In the movies at least, funerals are a chance to meet old friends that you didn’t even know that your dearly departed had. To hear stories that you had never heard before. “You expect everyone to be there,” Kara said. We infer much about a life from a funeral. For no service to be held might imply some secret shame. A small gathering might indicate a lack of popularity. Cheap flowers suggest, well, cheapness. Each of these sentences could just as easily apply to another of life’s landmark social gatherings—weddings—except that marriage customs have changed faster than our death customs.
It is a matter of personal prerogative whether a couple spends their life-savings on a Star Trek-themed extravaganza or just heads to city hall with two strangers pulled off the street to act as witnesses. That choice is more likely to be seen as a question of taste rather than of moral character. But when the social occasion requires people to be present to honor someone who is absent, then the rules change.
The desire not to skimp (or at least, to be seen not skimping) leads us to make bad decisions according to Joshua Slocum, the executive director of the Funeral Consumers Alliance, a nonprofit watchdog. “It’s a distressed purchase,” he explained. “No one wants to buy a funeral.” Our decisions are clouded, not just by grief but by the fact that there is no requirement for funeral homes to email you a pricelist or post one on their website. “I can’t think of any other business sector that doesn’t allow you to shop around,” Slocum added. So families will simply choose whichever funeral home they used the last time they had to hold a service.
What those families rarely realize is that their local funeral home, once run as a “mom-and-pop” family business, is now probably owned by a Wall Street firm. Service Corporation International, or SCI, for example, operates 1,477 funeral service locations and 483 cemeteries across the country, and is worth $13.3 billion (for comparison, the countrywide clothing chain Gap Inc. is worth $8 billion). Shareholders expect dividends and they have to come from somewhere: according to Slocum, SCI charges between 40 percent and 75 percent more for its services than independent funeral homes do.
The price of dying is also high because there are simply too many funeral homes. Slocum gives me the example of Montpelier in Vermont, the smallest state capital (by population) in the country. The city has two fully serviced funeral homes that, between them, handle an average of seventy-six deaths a year. These businesses have to keep prices high if they want to cover their mortgages and pay their staff.
I asked Slocum why he became involved in funeral consumers’ rights. He replied simply, “I love Mitford.” It was after reading Jessica Mitford’s classic muckraking polemic on the American funeral industry, The American Way of Death (originally published in 1963), that he became fascinated by the industry and wanted to know more. Little of substance has really changed in the business since Mitford’s book was published except for the escalating prices. Back in 1960, the cost of a funeral was around $700—still a considerable amount of money in real terms, amounting to about seven weeks of a typical worker’s wages at that time (as noted above, by the same measure, today’s figure is at least twenty weeks).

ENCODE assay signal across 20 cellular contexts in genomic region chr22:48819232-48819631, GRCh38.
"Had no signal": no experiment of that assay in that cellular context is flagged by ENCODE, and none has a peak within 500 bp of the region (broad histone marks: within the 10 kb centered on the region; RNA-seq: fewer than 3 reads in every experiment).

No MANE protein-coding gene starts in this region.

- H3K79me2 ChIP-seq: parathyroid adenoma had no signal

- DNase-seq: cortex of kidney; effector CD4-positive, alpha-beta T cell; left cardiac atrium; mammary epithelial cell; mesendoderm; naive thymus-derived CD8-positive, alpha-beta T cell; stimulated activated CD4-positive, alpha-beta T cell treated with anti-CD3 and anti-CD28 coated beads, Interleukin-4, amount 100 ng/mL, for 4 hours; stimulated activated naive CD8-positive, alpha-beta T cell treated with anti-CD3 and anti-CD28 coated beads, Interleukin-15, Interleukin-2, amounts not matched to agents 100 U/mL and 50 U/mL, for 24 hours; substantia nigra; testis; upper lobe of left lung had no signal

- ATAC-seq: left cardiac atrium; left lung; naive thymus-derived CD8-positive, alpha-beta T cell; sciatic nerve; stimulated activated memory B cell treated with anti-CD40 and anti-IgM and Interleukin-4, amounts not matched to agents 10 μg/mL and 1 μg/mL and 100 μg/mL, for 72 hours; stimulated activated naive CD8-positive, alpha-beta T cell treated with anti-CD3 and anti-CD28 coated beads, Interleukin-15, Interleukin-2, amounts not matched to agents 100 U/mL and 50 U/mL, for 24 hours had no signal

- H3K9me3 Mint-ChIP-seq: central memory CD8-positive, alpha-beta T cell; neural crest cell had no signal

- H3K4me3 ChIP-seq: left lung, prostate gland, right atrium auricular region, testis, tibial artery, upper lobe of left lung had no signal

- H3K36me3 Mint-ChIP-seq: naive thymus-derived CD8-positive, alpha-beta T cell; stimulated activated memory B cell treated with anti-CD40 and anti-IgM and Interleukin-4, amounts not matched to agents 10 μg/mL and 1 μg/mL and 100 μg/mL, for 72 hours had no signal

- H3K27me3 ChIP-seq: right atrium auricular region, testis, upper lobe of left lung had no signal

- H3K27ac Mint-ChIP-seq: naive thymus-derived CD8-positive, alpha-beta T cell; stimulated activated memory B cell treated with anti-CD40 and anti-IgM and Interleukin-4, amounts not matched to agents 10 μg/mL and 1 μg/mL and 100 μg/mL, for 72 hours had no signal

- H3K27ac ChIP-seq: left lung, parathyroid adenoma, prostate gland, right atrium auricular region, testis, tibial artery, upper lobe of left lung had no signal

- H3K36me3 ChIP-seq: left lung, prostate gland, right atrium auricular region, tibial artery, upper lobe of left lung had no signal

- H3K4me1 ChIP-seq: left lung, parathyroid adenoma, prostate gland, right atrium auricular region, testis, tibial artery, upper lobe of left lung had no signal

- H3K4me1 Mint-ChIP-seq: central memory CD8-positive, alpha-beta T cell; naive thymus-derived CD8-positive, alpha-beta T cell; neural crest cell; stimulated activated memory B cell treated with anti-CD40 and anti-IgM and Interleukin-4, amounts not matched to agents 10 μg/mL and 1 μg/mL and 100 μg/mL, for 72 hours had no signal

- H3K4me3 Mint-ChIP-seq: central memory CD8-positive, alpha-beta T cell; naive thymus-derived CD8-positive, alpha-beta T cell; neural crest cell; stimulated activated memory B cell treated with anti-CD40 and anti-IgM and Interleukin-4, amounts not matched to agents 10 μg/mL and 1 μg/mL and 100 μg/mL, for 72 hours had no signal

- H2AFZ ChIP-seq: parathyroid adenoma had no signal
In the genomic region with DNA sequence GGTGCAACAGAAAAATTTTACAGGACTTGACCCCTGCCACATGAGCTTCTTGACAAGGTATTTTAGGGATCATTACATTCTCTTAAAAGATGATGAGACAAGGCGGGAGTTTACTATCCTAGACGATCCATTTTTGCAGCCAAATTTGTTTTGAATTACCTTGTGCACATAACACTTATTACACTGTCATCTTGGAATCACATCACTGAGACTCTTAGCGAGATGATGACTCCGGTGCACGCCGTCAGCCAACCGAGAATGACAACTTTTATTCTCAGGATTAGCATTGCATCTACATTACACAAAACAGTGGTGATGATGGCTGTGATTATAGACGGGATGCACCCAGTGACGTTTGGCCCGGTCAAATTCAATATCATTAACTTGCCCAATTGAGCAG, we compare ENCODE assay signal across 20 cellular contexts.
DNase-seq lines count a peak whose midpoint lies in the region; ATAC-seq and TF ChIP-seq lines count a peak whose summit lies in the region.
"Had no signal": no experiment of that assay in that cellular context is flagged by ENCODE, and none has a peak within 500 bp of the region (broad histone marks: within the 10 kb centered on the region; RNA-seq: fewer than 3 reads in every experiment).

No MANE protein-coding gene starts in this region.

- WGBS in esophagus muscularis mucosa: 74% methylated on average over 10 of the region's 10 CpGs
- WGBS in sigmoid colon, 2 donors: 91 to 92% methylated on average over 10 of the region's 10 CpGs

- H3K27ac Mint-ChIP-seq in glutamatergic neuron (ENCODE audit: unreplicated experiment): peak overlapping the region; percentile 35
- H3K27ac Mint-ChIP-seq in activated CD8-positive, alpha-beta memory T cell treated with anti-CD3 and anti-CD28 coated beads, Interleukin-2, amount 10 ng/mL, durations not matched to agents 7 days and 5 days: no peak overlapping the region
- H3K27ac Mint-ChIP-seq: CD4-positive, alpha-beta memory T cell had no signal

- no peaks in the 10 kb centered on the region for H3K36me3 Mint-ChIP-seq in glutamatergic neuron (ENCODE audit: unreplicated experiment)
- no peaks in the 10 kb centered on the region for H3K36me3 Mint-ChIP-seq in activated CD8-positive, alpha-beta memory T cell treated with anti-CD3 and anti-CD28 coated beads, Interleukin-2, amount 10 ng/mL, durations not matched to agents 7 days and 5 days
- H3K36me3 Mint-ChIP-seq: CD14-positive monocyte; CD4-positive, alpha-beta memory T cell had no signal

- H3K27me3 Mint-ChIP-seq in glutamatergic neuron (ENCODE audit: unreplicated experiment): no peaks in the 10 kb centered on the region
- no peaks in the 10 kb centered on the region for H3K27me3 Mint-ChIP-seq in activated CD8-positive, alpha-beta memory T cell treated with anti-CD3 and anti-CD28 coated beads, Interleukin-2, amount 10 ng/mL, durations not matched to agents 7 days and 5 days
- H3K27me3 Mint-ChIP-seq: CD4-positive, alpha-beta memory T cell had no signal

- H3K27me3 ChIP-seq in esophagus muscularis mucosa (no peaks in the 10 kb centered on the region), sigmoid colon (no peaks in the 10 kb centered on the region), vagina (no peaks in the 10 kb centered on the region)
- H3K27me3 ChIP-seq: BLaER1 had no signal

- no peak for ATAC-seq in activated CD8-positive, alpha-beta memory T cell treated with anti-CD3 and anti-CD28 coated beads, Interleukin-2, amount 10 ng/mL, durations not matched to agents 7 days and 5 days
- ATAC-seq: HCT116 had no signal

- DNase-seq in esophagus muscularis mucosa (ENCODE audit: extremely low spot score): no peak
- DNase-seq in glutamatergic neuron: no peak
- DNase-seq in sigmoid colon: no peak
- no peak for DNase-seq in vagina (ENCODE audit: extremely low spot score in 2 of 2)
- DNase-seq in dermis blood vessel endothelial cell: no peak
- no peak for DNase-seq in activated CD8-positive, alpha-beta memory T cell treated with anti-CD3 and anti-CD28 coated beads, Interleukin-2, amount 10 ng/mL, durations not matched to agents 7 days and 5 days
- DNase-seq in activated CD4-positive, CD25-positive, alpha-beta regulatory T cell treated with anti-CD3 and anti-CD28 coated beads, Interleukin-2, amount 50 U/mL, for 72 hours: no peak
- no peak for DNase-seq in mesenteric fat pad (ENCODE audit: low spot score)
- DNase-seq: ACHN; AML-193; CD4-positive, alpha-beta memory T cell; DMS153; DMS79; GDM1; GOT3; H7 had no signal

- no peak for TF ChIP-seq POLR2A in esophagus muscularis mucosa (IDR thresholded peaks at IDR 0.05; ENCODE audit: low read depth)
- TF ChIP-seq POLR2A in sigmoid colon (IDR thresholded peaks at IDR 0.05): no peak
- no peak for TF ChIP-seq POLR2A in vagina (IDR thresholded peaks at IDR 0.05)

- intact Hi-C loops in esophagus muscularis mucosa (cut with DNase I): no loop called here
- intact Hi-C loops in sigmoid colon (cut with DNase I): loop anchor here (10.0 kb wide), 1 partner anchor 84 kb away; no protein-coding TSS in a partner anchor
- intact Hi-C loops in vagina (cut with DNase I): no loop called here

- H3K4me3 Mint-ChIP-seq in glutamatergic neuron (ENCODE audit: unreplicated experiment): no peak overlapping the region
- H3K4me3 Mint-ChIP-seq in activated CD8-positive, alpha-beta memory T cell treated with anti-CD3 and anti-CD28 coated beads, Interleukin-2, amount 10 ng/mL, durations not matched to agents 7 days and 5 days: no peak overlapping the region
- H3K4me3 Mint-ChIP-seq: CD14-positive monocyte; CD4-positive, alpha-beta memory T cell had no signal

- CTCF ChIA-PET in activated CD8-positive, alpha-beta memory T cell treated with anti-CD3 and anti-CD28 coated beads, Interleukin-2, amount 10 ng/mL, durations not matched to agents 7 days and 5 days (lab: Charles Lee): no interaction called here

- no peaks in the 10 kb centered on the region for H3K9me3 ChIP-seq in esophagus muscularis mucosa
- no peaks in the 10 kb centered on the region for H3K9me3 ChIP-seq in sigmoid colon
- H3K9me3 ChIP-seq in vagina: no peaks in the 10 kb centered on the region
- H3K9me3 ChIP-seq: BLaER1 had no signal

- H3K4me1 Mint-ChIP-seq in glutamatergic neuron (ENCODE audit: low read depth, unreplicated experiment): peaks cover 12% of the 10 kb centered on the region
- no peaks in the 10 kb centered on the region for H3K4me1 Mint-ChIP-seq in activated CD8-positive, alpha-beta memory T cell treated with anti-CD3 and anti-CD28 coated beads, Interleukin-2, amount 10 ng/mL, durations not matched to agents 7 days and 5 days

Funeral charges have risen for the same reason that prices have always risen: a disconnect between demand and supply. For a combination of reasons—cost, changing mores, and environmental concerns—more consumers now want their remains and those of their relatives to be burned rather than buried, but the US funeral industry is largely stuck in the past. In fairness, this cultural change has come relatively quickly: in 1960, when Mitford was researching her study, just one in twenty-eight people who died in the US were cremated; today, it’s one in two—half of all funerals. Yet mortician schools still place a heavy emphasis on embalming skills, and more than two thirds of states (thirty-six out of fifty) require funeral establishments to maintain an embalming room (or access to an embalming preparation room); and nearly half of states require a funeral director to be a certified embalmer. Those laws directly contribute to higher prices. In a study published last year, two economists at Kenyon College in Ohio, David E. Harrington and Jaret Treber, calculated that embalming regulations in New York State cost consumers an additional $25.8 million each year.
Although American business traditionally hates regulations, regulating how companies handle and dispose of cadavers makes sense—there are too many public health and public safety considerations involved, let alone consumer rights, for this to be otherwise. “Now, death is seen as an emergency: a dead body has this association of being a biohazard,” explained Caitlin Doughty, who started working in deathcare in 2008 and today owns and runs Undertaking LA. This contrasts sharply with the way a decease was handled 150 years ago, in a pre-industrial era. “Death was a domestic task,” she said. “The women would prepare the body, the men would prepare the casket.”
States began to legislate to control funeral directors around the same time they set professional standards to govern doctors and lawyers, in the mid-nineteenth century. The main aim was to protect the vulnerable—in this case, the bereaved—from charlatans. But many state laws about deathcare now appear outdated or nonsensical. Four states prohibit funeral homes from serving food and beverages entirely, and in New Jersey until very recently, homes could only serve water and peppermints (it is unclear whether such rules arose for reasons of decorum or public hygiene). In five states, funeral directors have exclusive rights to sell caskets, in effect a protectionist measure that blocks cheaper competition—such as Amazon’s “Premium Cardboard Coffin for Adult Funeral,” for just $235.